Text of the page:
Major labels have employed a number of tactics to curtail file-sharing, though most have been unsuccessful.
Still, most music fans are aware of the moral and economic implications of swapping online. Now, a softer technique is being applied in an attempt to restrict the rampant sharing of music, movies, and software. In Canada, industry groups like the Business Software Alliance (BSA) have teamed with major access providers to simply ask offenders to stop. As part of a campaign called “notice and notice,” Canadian service providers, including Rogers, Bell and Telus, are sending thousands of notices on behalf of content holders. Last month, Telus delivered 4,000 such notices, and the BSA has already sent about 60,000.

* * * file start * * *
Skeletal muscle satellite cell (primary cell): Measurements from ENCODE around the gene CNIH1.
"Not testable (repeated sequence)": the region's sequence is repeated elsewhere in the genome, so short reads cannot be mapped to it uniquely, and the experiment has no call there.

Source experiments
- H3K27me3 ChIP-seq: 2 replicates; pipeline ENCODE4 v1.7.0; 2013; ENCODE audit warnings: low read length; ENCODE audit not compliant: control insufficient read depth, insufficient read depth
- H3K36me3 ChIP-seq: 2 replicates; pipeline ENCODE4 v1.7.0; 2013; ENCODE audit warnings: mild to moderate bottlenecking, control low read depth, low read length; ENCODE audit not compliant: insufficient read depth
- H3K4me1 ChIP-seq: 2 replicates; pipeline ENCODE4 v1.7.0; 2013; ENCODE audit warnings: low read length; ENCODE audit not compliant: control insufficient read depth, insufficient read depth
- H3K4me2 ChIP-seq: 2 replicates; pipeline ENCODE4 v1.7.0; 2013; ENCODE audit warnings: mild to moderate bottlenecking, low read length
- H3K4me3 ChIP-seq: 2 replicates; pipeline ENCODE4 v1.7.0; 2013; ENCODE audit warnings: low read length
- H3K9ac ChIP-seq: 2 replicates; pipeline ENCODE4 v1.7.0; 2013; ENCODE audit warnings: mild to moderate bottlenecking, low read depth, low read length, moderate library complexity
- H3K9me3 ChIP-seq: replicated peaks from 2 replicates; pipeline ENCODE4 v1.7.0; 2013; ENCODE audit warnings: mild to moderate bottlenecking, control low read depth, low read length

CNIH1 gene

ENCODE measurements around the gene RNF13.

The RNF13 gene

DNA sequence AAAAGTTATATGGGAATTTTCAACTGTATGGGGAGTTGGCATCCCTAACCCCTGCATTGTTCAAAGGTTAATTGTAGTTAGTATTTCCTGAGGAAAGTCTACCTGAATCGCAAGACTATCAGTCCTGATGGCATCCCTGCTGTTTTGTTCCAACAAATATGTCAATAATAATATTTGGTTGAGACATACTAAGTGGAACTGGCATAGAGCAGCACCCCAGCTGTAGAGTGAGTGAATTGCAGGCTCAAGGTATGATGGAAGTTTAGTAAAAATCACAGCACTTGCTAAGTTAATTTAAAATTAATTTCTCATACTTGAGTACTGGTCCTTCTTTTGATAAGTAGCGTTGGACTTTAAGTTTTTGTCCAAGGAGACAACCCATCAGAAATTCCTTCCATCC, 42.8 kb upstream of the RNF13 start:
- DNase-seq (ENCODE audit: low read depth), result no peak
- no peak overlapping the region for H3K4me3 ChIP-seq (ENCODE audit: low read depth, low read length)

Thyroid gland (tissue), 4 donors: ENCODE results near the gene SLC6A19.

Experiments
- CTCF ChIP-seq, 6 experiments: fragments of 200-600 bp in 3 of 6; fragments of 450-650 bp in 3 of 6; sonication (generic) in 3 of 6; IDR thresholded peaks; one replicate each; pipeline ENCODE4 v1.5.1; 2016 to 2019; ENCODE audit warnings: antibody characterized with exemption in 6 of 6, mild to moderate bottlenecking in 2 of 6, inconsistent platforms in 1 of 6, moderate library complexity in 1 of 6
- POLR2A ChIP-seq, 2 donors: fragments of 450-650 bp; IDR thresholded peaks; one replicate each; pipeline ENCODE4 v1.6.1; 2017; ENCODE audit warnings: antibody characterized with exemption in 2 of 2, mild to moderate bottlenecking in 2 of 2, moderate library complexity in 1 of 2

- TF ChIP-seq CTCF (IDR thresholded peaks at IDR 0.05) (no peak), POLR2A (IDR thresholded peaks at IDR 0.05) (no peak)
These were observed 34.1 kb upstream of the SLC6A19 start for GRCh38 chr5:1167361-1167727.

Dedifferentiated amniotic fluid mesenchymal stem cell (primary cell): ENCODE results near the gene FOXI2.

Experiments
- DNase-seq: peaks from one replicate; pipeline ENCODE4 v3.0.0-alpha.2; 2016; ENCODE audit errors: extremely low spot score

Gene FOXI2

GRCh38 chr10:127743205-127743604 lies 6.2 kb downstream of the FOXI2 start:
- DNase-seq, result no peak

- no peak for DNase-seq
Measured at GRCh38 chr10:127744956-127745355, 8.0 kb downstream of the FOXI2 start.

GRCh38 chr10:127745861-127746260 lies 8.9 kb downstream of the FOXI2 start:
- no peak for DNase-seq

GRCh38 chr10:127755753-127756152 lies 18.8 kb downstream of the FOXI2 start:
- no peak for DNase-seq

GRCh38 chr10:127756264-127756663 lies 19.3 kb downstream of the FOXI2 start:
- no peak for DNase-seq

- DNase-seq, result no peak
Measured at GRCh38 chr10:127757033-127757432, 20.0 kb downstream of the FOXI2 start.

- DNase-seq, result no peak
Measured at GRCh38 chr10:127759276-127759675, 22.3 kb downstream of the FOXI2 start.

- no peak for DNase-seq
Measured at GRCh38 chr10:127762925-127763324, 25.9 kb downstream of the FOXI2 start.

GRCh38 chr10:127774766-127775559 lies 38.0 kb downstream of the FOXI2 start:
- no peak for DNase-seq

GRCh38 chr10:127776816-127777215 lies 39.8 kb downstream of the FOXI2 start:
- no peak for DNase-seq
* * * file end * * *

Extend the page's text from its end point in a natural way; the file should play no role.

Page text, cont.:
It remains unclear if the campaign is having an impact, and Canadians – like Americans – love their file-sharing. Perhaps a strategy that switches the theme from fear to morality will generate more purchases, and the expenses involved are far lighter. After all, the email notices can stretch across a large number of file-sharers, and content holders can skip expensive legal fees, drawn out battles, and negative publicity. Meanwhile, the hard line approach driven by the RIAA continues in the United States, despite heavy disagreement over its effectiveness among major label executives.
Story by news analyst Richard Menta.